The Blob (1988)

One day you’re sitting in a tree smoking a cigarette, thinking about how you’re gonna jump the broken down old bridge at Elkin’s Grove.  The next day you’re fighting off some huge unrelenting pink pile of ooze that just spread into town.  “How did you get here” you might ask yourself.  If you’re Brian Flagg (Kevin Dillon), you’d probably be asking yourself the exact same thing.  Life was so easy just being a juvenile delinquent.  Now you’re just trying to survive The Blob.

Brian’s tries to jump that broken down old bridge, but his bike putters out and he lays it down in the dirt. It was probably for the best though, he wasn’t keen on the audience of one when an old bum collecting cans gives him a round of applause for eating shit.  Brian gets back to town just in time to see his old buddy the Sheriff Geller (Walking Dead’s Jeffrey DeMunn), and to pick up some tools to fix his bike.  By the time he gets back to his bike it’s dark, and that old bum who gave him a hand earlier is now wishing he was able to clap his hands together again. See, this time he’s got some goop on the end of his hand, and he’s trying to chop it off with a hatchet.  He and Brian struggle, and the bum gets away and staggers into the road where he’s hit by Meg (Shawnee Smith) and Paul on their first date.  Paul does the right thing and gathers up the old man and Brian to take them to the local hospital to get this guy some medical attention.

At the hospital, the shit hits the fan.  The bum gets taken back into a exam room (where ironically, he waits), while Brian decides it’s time for him to take off.  After waiting for what seems like an eternity, Paul notices something funny going on back in the old bum’s room.  He goes back to investigate and with the doctor realizes this guy’s not gonna be collecting cans anytime soon, considering only the upper half of his torso remain and the rest has been eaten away.  Paul runs off to call 911 and that’s where things really start to get interesting.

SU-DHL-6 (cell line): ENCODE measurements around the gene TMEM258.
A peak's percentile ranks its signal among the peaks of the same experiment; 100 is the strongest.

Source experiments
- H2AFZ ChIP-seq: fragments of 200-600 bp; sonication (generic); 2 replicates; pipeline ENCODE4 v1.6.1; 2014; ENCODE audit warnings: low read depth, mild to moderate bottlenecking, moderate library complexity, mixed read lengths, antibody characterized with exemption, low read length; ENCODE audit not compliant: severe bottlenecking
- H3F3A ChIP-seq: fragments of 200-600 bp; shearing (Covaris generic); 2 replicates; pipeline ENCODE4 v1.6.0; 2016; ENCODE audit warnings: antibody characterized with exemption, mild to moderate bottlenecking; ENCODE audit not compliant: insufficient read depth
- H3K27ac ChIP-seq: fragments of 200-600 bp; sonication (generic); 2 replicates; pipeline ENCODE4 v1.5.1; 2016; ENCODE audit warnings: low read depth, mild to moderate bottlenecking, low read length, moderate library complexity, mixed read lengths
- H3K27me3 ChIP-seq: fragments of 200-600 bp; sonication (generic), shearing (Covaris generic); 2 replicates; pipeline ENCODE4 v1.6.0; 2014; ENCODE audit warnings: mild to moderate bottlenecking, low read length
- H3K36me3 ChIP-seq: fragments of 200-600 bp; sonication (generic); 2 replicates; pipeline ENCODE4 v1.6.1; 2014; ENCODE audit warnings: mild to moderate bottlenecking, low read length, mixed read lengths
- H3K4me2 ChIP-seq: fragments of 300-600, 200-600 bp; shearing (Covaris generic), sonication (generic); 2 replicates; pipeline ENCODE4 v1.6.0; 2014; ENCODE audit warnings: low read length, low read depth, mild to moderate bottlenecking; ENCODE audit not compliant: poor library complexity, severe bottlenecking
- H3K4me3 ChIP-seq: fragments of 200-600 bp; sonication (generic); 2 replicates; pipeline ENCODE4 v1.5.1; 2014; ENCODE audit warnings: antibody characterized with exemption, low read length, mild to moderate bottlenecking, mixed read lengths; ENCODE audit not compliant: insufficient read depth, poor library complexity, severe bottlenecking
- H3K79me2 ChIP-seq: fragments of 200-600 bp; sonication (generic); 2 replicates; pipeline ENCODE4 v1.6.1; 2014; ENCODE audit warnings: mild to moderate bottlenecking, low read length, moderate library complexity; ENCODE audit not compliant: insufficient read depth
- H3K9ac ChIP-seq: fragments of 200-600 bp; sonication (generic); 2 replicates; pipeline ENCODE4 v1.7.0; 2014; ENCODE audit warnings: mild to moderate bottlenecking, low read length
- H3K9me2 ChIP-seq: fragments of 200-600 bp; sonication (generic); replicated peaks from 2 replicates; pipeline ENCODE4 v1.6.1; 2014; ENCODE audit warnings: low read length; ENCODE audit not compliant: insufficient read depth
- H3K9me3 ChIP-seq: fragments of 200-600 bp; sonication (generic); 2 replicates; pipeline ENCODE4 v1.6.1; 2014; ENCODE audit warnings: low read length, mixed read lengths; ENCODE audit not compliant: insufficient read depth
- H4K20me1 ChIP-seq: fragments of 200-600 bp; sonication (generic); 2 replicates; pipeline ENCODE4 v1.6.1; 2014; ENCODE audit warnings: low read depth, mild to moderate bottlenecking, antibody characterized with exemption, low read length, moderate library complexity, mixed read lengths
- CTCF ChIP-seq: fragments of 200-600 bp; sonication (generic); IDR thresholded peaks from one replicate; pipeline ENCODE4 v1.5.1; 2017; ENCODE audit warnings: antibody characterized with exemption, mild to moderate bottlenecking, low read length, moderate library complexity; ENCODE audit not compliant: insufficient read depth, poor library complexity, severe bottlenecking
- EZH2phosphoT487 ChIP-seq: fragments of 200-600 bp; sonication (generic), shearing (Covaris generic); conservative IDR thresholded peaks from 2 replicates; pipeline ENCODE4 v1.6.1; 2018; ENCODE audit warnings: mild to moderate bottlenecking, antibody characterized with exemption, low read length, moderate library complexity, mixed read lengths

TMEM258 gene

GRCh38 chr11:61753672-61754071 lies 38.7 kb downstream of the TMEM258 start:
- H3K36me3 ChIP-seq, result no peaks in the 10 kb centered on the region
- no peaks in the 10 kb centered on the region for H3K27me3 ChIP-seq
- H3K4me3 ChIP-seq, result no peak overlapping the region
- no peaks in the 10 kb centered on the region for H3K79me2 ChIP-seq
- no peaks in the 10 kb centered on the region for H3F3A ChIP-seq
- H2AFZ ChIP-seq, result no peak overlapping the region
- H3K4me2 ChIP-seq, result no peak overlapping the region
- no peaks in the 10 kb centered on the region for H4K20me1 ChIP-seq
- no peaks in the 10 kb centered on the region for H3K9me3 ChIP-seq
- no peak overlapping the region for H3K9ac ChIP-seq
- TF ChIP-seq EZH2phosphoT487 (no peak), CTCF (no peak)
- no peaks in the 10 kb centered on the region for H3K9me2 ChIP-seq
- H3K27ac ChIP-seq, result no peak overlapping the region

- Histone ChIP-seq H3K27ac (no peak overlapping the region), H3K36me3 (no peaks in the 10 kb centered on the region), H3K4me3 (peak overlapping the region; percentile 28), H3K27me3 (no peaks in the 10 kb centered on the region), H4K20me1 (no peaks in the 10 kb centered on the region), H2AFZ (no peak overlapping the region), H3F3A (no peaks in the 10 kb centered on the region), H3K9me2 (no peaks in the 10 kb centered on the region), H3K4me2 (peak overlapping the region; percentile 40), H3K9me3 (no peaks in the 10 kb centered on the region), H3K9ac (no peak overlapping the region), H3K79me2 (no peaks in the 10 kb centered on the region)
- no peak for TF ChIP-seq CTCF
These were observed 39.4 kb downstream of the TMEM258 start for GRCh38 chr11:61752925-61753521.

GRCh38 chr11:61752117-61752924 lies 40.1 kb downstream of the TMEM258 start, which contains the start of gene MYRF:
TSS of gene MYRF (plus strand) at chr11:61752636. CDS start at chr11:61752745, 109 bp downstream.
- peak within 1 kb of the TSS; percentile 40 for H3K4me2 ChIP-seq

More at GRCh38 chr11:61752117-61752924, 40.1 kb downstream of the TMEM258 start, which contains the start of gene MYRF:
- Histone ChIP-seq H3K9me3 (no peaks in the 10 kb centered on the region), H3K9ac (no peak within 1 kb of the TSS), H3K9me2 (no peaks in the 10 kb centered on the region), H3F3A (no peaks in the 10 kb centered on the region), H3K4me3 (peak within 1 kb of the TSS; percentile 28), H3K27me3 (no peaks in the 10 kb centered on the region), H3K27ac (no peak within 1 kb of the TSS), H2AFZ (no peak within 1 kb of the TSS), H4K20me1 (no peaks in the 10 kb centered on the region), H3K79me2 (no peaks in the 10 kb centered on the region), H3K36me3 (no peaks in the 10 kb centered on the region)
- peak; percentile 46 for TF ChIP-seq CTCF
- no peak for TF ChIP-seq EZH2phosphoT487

Meg passes out in the ensuing insanity, and when she wakes up the entire police force (consisting of two cops) is on the scene.  She’s taken home by her parents and the cops have Brian in as a key suspect in all this nonsense.  No one will believe Meg that the ooze that was on that old hobo’s hand has spread and absorbed Paul.  She knows Brian didn’t do it, but her story is so absurd that there’s no way it can be true.  By the time the authorities do believe her, it’s too late as the blob starts to eat everyone and grow to enormous proportions.  Her only hope is that Brian believes her, and he soon will after seeing it with his own eyes.